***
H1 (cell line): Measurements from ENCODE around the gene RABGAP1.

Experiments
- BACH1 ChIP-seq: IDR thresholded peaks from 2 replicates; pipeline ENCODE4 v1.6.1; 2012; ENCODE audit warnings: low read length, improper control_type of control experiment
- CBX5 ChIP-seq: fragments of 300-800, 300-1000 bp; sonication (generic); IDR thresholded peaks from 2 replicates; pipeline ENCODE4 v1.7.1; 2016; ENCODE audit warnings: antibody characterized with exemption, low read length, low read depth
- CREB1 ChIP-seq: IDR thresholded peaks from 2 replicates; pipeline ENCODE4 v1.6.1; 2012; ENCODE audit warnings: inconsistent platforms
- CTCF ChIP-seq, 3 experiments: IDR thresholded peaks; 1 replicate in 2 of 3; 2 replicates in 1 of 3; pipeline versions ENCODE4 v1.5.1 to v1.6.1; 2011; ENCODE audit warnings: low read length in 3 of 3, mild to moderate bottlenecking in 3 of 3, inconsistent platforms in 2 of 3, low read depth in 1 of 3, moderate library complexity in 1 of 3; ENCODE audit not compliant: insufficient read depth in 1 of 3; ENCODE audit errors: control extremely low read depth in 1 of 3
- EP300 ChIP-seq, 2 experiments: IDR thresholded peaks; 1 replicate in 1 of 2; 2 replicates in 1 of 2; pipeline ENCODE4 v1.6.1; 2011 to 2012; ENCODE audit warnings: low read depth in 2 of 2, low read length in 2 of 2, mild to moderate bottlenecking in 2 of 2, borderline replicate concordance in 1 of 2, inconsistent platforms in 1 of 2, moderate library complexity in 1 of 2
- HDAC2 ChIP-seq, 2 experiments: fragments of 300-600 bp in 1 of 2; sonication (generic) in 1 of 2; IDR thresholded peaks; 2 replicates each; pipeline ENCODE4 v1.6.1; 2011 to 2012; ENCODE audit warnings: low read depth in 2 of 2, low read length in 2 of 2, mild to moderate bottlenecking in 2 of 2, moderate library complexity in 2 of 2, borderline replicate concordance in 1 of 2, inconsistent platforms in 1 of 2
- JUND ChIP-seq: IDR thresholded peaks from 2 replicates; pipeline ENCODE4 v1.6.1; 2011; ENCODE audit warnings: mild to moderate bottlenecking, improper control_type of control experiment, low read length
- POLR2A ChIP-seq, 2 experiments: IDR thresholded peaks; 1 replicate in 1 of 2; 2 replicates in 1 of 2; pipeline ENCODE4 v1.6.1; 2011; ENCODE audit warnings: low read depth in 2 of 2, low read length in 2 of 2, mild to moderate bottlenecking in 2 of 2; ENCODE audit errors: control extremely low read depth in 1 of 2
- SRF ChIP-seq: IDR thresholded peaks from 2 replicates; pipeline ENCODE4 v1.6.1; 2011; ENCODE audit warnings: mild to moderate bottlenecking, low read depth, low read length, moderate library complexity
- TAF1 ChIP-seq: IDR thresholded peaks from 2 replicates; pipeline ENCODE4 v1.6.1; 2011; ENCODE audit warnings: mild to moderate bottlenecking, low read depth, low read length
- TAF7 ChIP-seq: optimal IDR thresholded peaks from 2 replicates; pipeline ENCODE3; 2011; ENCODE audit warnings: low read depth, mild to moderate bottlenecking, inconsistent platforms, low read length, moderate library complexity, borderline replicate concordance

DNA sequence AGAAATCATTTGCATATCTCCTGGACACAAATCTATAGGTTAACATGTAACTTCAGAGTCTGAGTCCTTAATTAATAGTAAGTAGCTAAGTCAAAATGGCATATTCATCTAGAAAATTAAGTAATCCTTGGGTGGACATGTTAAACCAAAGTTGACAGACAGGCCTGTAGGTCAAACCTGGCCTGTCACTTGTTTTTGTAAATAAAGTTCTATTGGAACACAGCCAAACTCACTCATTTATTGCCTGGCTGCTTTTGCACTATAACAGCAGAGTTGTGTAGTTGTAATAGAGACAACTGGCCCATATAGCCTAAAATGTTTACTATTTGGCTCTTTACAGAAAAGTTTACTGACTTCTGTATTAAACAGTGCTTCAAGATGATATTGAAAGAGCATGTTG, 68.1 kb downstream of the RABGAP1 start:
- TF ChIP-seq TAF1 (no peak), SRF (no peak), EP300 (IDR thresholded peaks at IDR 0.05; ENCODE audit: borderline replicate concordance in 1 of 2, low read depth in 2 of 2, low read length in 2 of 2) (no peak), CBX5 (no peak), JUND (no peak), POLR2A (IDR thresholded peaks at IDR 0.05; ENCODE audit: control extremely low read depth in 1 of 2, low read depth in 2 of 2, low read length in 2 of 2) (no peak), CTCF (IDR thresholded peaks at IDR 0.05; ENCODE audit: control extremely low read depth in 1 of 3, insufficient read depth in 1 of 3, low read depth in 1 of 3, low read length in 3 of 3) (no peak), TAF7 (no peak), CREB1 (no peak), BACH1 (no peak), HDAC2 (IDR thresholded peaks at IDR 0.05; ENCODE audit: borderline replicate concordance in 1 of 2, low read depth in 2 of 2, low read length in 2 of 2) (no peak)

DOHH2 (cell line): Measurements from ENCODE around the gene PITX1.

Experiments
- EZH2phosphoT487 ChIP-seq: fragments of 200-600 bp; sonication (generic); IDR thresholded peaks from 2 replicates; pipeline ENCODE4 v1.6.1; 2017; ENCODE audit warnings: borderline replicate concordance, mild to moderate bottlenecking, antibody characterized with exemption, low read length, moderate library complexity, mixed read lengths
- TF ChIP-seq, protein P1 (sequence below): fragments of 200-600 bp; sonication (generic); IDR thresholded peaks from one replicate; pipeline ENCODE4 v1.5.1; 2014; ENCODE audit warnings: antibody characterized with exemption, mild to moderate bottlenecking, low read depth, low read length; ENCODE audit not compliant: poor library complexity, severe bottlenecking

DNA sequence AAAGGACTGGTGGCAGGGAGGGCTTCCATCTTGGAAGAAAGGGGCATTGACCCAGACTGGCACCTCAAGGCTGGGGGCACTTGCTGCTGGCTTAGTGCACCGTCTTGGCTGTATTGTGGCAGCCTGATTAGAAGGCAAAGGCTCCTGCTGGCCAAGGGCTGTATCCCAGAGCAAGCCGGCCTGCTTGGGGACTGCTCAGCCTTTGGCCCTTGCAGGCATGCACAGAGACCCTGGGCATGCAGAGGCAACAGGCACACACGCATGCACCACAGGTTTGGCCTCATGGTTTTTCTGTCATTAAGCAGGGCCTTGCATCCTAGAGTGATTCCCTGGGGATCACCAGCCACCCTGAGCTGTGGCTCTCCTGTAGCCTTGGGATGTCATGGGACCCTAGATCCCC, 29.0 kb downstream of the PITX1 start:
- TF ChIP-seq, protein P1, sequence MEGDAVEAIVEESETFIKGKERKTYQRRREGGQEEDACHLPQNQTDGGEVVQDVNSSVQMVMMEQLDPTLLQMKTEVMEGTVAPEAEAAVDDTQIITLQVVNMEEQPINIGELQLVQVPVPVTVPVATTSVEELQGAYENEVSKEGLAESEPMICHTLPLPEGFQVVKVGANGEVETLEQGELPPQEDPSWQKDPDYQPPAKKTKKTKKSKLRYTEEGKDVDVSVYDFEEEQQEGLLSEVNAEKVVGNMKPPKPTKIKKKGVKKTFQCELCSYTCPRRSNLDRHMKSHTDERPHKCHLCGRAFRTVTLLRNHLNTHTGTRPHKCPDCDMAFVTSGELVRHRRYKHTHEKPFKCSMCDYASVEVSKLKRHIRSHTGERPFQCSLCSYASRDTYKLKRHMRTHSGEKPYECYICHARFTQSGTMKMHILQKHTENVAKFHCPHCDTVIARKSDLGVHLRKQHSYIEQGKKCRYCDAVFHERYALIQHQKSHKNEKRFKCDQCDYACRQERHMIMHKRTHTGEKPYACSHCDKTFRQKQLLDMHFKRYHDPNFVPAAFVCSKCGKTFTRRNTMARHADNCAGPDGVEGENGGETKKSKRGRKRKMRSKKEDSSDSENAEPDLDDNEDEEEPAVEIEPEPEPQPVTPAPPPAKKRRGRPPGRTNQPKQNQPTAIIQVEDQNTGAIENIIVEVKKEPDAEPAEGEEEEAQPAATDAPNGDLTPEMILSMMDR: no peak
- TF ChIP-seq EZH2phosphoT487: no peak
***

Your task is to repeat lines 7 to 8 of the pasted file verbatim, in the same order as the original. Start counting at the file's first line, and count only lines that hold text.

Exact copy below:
- EP300 ChIP-seq, 2 experiments: IDR thresholded peaks; 1 replicate in 1 of 2; 2 replicates in 1 of 2; pipeline ENCODE4 v1.6.1; 2011 to 2012; ENCODE audit warnings: low read depth in 2 of 2, low read length in 2 of 2, mild to moderate bottlenecking in 2 of 2, borderline replicate concordance in 1 of 2, inconsistent platforms in 1 of 2, moderate library complexity in 1 of 2
- HDAC2 ChIP-seq, 2 experiments: fragments of 300-600 bp in 1 of 2; sonication (generic) in 1 of 2; IDR thresholded peaks; 2 replicates each; pipeline ENCODE4 v1.6.1; 2011 to 2012; ENCODE audit warnings: low read depth in 2 of 2, low read length in 2 of 2, mild to moderate bottlenecking in 2 of 2, moderate library complexity in 2 of 2, borderline replicate concordance in 1 of 2, inconsistent platforms in 1 of 2